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The 10 most useful principles to improve your user experience

Discover 10 key principles to improve the user experience on your website. Practical tips and examples for optimal design and navigation.

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min reading
The 10 most useful principles to improve your user experience

1. Jakob's law

Simplicity above all

Jakob's law states that users spend the majority of their time on other sites. This means that they prefer your site to work the same way as the ones they're already familiar with. To apply this principle, focus on creating an intuitive interface where common elements are placed where users expect to find them. This reduces your learning curve and improves the overall experience.
Adopting recognized designs helps users feel more comfortable and navigate your site with confidence. For example, placing the navigation menu at the top of the page or the logo in the top left corner enhances familiarity.

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2. Fitts' law

Accessibility of interactive elements

Fitts' law is a fundamental principle in ergonomics that states that the time it takes to reach a target (such as a button or a link) is a function of the distance to that target and its size. In practice, this means that the bigger and closer an item is to the user, the easier and faster it is to use. To improve the user experience on your site, optimize the location and size of key interactive elements.

Intuitively integrating interactive elements can also strengthen internal networking and encourage visitors to explore your site further.

3. The rule of thirds

Balancing space and content

The rule of thirds, borrowed from photography and visual design, suggests dividing a page into three horizontal and vertical sections to create points of interest where the eye is naturally drawn. By placing key elements of your interface at or along intersections, you can create a more balanced and engaging design that enhances the user experience.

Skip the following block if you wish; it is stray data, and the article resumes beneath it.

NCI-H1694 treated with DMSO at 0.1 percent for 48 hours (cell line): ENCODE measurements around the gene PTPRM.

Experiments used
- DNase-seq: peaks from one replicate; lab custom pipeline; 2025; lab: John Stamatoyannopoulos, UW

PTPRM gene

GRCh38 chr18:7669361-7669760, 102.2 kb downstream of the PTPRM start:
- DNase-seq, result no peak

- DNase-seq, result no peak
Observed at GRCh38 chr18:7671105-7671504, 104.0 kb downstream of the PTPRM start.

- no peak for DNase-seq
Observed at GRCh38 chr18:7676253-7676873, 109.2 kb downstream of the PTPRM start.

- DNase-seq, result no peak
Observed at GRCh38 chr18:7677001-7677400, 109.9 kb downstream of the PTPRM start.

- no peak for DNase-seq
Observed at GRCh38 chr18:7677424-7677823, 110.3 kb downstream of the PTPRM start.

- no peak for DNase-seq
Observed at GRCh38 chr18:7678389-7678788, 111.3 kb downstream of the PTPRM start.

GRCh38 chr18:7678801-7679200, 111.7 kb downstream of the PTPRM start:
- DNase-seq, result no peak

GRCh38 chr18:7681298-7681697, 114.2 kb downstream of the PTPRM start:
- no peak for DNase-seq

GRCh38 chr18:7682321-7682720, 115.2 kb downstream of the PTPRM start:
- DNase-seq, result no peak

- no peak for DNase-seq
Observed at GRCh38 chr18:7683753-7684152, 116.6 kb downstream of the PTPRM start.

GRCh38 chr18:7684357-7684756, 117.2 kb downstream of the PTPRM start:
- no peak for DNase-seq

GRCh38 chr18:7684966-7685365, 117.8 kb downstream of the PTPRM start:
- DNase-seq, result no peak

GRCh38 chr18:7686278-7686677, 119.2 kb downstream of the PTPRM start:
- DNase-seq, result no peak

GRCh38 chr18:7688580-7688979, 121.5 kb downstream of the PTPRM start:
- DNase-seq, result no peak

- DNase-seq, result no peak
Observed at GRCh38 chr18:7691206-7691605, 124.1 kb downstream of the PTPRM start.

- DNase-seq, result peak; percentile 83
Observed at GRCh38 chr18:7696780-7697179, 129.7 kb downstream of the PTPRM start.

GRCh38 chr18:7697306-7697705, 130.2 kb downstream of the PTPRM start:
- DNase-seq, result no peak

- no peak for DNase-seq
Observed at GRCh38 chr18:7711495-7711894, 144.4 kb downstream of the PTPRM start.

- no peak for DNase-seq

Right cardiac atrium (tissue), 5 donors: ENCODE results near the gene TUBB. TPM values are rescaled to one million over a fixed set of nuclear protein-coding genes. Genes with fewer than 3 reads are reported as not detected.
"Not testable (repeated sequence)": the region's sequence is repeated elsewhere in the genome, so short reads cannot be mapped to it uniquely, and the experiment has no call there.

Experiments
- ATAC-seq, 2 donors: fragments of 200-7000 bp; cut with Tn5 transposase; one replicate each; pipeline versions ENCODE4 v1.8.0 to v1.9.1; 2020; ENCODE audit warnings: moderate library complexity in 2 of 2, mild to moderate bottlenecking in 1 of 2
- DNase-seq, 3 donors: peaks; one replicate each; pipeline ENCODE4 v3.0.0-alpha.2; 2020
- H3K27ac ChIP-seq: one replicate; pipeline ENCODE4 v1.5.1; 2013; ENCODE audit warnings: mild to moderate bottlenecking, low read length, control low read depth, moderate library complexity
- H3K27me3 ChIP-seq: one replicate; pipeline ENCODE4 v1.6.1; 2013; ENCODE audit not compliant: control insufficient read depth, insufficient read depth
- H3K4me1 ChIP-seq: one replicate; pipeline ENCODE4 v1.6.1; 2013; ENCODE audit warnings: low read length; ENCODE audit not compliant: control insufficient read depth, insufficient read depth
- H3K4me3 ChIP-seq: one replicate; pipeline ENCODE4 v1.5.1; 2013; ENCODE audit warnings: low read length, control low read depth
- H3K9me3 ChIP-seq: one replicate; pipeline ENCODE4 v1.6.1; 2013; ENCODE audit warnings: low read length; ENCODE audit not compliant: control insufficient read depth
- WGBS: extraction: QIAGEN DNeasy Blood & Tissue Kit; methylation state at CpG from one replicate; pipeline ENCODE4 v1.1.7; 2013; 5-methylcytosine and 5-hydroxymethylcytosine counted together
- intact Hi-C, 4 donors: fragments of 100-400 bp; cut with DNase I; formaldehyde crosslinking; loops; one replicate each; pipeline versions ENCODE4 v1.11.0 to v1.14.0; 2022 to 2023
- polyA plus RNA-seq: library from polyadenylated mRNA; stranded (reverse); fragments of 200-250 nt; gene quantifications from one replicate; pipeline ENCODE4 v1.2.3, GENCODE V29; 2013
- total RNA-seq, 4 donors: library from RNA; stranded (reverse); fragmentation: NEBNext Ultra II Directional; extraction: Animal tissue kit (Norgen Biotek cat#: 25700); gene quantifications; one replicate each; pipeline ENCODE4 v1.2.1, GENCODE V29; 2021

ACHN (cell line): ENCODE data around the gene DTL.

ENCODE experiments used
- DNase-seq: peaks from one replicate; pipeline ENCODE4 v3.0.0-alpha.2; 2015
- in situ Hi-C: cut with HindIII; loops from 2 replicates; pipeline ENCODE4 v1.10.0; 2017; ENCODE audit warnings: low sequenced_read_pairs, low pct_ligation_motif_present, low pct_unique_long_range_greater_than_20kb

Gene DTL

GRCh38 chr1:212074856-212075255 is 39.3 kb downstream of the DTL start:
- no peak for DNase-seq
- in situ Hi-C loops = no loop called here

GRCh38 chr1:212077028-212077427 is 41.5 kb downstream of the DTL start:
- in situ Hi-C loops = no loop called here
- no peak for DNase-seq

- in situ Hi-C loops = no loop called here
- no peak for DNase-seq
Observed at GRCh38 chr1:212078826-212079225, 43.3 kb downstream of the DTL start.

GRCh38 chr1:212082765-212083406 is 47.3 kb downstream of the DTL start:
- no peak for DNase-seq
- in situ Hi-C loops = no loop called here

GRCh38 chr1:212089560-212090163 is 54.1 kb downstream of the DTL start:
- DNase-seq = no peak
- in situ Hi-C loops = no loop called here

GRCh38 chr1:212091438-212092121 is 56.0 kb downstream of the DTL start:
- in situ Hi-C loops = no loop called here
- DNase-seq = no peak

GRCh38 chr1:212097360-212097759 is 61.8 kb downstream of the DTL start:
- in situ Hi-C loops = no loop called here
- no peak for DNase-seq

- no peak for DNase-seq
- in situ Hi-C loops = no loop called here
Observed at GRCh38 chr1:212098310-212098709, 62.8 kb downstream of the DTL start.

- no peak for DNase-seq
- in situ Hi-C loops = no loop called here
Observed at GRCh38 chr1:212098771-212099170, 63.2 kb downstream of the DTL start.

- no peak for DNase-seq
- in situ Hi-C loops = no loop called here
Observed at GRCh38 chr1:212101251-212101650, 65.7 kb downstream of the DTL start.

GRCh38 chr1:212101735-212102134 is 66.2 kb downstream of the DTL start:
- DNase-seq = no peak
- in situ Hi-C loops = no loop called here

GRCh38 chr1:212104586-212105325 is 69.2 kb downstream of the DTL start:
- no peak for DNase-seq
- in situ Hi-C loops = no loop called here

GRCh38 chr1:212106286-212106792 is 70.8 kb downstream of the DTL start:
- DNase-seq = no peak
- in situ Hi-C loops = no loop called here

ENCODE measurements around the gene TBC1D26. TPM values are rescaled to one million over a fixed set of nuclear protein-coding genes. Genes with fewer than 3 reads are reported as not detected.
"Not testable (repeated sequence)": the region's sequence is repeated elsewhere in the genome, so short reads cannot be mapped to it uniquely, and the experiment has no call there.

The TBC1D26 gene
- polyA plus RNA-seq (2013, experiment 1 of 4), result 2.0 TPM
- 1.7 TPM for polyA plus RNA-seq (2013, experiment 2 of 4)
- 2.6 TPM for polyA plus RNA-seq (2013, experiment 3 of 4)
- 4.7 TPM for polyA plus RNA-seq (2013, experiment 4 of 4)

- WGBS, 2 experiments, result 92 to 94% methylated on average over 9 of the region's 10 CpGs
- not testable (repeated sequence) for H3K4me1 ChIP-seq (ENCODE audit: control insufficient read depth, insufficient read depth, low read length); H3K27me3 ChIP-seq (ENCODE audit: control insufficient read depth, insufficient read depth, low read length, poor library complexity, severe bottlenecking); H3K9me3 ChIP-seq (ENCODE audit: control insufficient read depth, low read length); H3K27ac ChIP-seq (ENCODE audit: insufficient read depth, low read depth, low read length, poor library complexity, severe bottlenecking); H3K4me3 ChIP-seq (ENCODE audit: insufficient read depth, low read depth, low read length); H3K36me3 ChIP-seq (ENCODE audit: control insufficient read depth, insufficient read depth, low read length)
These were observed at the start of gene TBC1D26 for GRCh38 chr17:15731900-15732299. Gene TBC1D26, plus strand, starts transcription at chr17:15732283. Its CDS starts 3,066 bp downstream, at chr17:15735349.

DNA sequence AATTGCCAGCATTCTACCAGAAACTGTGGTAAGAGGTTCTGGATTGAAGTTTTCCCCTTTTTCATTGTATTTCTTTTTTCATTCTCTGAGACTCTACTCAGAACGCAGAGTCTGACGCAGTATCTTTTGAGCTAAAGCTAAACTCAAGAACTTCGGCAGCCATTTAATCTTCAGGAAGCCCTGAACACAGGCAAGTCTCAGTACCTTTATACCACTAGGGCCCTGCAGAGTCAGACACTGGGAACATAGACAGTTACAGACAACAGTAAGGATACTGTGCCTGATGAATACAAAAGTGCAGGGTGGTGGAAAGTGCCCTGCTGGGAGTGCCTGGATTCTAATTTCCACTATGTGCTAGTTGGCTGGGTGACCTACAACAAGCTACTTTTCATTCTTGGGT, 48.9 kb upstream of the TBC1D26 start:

This can not only improve the aesthetics of your site but also improve its effectiveness by guiding users to the actions you want them to take.

4. Hick's Principle

Simplifying choices to speed up decisions

Hick's principle states that the more options presented to a user, the more time it takes to make a decision. In the context of UX design, this means that a cluttered and complex interface can slow the user down and potentially discourage them from taking action. To improve the user experience, it is crucial to simplify choices as much as possible.

For example, instead of offering a dozen categories in your navigation menu, focus on the ones that are most relevant to your visitors. This approach not only simplifies the user experience but can also contribute to a better conversion rate.

5. The law of proximity

Group items together to organize information

The law of proximity, derived from Gestalt principles in psychology, states that objects or items that are close together are perceived to be more connected than those that are far apart. In UX design, that means you can influence the user's understanding by grouping related elements, which helps organize information and guide the user through your site intuitively.

6. Miller's law

Limiting cognitive load

Miller's law suggests that human short-term memory can contain about 7 items. For UX design, this means that it is essential to limit the amount of information presented to the user at any given time to avoid cognitive overload. A clean interface and simplified navigation can help users focus on important tasks without feeling overwhelmed.